Dear friends, this experience is very important for us, today, to find the criteria that will indicate to us if we are really close to God, if God exists and lives in us. God’s love grows in us if we are really united to him in prayer and in listening to his word, with openness of heart. Only divine love makes us open our hearts to others and makes us sensitive to their needs, making us regard everyone as brothers and sisters and inviting us to respond with love to hatred, and with forgiveness to offense.
Reflecting on the figure of Symeon the New Theologian, we can still find a further element of his spirituality. In the path of ascetic life proposed and followed by him, the intense attention and concentration of the monk on the interior experience confers on the spiritual father of the monastery an essential importance. The young Symeon himself, as has been said, had found a spiritual director who greatly helped him and for whom he had very great esteem, so much so that, after his death, he also accorded him public veneration.
And I would like to say that this invitation continues to be valid for all — priests, consecrated persons and laypeople — and especially for young people — to take recourse to the counsels of a good spiritual father, capable of accompanying each one in profound knowledge of oneself, and leading one to union with the Lord, so that one’s life is increasingly conformed to the Gospel. We always need a guide, dialogue, to go to the Lord. We cannot do it with our reflections alone. And this is also the meaning of the ecclesiality of our faith, of finding this guide.
Thus, to conclude, we can summarize the teaching and mystical experience of Symeon the New Theologian: In his incessant search for God, even in the difficulties he met and the criticism made of him, he, in a word, allowed himself to be guided by love. He was able to live personally and to teach his monks that what is essential for every disciple of Jesus is to grow in love and so we grow in knowledge of Christ himself, to be able to say with St. Paul: “It is no longer I who live, but Christ who lives in me” (Galatians 2:20).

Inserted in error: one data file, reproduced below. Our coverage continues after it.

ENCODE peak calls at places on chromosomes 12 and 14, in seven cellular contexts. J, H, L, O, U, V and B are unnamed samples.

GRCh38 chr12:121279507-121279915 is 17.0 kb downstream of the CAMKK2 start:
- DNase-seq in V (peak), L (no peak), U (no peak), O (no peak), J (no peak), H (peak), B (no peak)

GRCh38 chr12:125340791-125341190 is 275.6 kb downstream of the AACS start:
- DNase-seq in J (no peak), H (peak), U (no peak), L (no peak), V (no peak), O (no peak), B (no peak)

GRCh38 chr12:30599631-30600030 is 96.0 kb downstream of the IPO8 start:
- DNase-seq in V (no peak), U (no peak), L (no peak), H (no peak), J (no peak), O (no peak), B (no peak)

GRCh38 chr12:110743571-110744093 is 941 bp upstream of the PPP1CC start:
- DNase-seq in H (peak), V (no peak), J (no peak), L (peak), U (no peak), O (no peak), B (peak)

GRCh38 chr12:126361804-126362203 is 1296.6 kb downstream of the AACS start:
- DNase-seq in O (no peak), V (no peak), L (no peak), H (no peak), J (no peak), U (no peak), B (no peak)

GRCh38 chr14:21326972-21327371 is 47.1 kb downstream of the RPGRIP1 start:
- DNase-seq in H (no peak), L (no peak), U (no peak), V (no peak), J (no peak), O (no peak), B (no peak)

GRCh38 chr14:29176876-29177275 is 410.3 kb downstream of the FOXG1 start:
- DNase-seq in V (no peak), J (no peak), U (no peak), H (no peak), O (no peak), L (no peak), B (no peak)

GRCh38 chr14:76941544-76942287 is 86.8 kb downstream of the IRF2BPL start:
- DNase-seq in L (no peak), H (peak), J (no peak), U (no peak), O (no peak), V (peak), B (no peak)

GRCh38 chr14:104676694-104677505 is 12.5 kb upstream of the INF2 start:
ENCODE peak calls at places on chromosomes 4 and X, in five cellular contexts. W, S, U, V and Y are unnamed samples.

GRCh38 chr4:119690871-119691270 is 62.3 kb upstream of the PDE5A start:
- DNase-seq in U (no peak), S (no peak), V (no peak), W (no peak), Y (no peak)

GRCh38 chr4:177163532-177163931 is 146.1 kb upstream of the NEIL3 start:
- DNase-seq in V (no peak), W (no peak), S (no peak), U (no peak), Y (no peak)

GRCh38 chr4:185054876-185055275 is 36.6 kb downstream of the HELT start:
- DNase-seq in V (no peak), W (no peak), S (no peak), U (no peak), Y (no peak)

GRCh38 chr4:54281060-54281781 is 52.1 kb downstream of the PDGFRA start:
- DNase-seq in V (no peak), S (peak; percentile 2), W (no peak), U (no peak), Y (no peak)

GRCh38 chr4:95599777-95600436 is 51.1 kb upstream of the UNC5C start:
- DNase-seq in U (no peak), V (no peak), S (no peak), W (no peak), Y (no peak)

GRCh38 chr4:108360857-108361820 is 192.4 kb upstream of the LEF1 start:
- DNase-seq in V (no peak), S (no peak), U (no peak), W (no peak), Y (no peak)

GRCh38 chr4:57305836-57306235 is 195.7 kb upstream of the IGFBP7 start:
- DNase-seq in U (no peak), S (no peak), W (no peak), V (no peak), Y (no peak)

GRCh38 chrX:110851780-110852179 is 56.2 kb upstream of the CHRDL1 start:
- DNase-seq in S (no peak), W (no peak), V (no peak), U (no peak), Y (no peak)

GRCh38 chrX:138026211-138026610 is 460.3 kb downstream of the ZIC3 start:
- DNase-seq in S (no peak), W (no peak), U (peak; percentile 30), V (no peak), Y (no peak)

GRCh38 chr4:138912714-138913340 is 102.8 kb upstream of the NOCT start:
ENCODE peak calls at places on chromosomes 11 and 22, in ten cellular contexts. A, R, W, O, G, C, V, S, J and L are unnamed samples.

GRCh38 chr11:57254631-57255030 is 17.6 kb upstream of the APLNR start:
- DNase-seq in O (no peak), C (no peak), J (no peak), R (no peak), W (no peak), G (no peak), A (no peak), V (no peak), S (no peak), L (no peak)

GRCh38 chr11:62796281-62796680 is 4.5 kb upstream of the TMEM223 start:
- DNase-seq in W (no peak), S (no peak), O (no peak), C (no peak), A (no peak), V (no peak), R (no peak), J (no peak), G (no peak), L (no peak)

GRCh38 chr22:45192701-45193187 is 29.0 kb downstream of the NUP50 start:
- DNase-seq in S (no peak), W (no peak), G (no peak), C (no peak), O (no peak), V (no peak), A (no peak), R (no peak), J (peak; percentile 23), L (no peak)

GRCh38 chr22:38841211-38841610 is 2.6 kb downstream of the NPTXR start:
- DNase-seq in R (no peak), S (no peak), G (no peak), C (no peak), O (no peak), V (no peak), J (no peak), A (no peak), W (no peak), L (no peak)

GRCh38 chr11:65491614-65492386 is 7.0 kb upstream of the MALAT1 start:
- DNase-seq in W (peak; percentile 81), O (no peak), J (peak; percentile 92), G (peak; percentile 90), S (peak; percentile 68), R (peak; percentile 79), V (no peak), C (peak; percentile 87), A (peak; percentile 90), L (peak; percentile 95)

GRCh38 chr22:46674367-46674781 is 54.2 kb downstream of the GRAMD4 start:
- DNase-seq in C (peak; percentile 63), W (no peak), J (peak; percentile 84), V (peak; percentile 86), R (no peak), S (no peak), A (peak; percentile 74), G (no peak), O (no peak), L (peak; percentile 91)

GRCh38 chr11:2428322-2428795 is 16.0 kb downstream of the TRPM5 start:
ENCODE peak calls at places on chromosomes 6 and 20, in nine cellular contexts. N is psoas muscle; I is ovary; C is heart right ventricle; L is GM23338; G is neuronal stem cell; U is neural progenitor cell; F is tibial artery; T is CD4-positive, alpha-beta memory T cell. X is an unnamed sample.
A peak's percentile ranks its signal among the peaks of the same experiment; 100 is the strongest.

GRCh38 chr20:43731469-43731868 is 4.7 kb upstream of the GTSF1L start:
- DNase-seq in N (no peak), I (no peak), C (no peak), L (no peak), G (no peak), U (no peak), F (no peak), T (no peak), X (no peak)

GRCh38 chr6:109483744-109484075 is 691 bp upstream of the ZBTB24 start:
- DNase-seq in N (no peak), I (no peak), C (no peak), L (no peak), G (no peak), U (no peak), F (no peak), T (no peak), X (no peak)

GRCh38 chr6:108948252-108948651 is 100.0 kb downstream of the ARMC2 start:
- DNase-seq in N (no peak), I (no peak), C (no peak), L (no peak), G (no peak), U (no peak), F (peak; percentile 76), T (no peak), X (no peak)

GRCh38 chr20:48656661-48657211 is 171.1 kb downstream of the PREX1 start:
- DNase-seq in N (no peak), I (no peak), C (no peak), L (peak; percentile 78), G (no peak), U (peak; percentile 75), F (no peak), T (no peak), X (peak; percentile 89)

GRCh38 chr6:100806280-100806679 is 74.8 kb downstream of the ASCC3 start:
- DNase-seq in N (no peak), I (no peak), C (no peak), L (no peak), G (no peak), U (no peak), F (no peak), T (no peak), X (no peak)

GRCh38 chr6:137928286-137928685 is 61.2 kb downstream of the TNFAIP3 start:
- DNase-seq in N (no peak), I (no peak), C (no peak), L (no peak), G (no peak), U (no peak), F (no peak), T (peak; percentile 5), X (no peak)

Dear brothers and sisters,
Today’s catechesis focuses on the life of Symeon, an Eastern monk known as the “New Theologian”. He was born in nine hundred and forty nine in Asia Minor. As a young man, he moved to Constantinople to embark on a career in the civil service but, during his studies, he was shown a work called The Spiritual Law by Mark the Monk which completely changed his life. It contained the phrase: “If you seek spiritual healing, be aware of your conscience. Do everything it tells you and you will find what is useful to you”. From that day on, he made it his way of life always to listen to his conscience. He became a monk and his life and writings, collected afterwards by a disciple, reflect Symeon’s deep understanding of the presence and action of the Holy Spirit in the life of all the baptized. Symeon teaches us that Christian life is an intimate and personal communion with God. True knowledge of God comes, not from books, but from an interior purification through conversion of the heart. For Symeon, union with Christ is not something extraordinary, but the fruit of the baptism common to all Christians. Inspired by Symeon’s life, let us pay greater attention to our spiritual life, seeking the guidance we need to grow in the love of God.
I am pleased to welcome all the English-speaking pilgrims here this morning, including the priests and brothers of the Society of Mary gathered in Rome for their chapter, and the various schools and university groups present. Upon you all, I willingly invoke God’s abundant graces.